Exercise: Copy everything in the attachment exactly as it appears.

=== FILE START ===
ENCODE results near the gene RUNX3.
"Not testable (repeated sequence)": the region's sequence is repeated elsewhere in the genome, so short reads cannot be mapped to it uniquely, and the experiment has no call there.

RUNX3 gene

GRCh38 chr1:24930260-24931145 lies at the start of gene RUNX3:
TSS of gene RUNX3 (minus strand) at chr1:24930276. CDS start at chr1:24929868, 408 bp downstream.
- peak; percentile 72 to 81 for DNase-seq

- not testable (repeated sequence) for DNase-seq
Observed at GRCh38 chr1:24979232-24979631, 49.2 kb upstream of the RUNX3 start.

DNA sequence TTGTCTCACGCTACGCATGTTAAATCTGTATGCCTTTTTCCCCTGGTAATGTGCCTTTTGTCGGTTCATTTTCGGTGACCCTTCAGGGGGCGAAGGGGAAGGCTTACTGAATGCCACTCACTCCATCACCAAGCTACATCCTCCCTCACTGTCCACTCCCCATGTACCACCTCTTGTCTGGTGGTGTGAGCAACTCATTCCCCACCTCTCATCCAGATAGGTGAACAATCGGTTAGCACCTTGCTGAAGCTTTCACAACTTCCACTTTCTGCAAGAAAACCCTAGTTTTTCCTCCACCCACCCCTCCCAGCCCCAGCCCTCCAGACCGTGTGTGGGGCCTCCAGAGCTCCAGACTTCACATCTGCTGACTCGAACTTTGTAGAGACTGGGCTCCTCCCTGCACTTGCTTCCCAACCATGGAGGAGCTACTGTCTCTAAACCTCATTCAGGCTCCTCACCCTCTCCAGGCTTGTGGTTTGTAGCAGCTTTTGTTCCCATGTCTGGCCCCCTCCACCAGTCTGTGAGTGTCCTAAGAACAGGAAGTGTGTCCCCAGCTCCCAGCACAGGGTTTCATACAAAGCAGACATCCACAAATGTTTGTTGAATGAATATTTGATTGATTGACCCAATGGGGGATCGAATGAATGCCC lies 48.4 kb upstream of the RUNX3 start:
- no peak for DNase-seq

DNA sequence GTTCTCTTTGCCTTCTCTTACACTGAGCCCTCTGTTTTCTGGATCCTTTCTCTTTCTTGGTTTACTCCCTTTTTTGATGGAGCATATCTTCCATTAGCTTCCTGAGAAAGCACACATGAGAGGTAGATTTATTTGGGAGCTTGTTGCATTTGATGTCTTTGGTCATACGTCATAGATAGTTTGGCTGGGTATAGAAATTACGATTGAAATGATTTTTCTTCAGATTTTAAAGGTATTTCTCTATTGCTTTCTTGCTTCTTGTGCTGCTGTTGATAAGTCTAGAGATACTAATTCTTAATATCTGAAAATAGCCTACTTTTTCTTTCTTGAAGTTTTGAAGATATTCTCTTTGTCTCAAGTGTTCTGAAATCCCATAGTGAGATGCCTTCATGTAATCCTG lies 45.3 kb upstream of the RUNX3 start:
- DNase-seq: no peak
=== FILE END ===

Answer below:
ENCODE results near the gene RUNX3.
"Not testable (repeated sequence)": the region's sequence is repeated elsewhere in the genome, so short reads cannot be mapped to it uniquely, and the experiment has no call there.

RUNX3 gene

GRCh38 chr1:24930260-24931145 lies at the start of gene RUNX3:
TSS of gene RUNX3 (minus strand) at chr1:24930276. CDS start at chr1:24929868, 408 bp downstream.
- peak; percentile 72 to 81 for DNase-seq

- not testable (repeated sequence) for DNase-seq
Observed at GRCh38 chr1:24979232-24979631, 49.2 kb upstream of the RUNX3 start.

DNA sequence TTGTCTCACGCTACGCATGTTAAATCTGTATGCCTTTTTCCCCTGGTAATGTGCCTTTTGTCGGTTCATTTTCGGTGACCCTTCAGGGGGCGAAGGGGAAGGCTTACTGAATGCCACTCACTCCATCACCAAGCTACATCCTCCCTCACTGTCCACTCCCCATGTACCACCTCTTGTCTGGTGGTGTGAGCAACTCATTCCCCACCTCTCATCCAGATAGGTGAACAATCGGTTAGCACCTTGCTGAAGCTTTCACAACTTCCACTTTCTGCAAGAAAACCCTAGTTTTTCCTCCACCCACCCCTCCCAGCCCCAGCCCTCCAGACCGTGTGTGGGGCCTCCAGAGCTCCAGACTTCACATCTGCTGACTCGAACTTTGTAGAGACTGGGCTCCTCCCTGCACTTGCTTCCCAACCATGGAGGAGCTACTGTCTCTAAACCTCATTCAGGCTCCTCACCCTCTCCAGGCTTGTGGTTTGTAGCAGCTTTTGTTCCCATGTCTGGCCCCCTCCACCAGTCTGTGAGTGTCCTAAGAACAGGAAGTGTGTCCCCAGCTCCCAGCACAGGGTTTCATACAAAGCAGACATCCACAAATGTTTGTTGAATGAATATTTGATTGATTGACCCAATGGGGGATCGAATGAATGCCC lies 48.4 kb upstream of the RUNX3 start:
- no peak for DNase-seq

DNA sequence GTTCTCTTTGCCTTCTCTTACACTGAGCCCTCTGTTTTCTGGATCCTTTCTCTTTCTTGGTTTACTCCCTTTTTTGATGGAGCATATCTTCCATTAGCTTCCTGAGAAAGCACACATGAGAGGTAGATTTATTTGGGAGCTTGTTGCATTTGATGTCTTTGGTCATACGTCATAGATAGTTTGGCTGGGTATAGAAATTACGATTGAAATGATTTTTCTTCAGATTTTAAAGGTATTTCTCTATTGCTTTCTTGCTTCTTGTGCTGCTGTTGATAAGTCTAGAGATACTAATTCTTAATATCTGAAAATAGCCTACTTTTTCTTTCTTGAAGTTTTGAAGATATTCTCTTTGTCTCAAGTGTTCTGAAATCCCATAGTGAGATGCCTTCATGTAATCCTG lies 45.3 kb upstream of the RUNX3 start:
- DNase-seq: no peak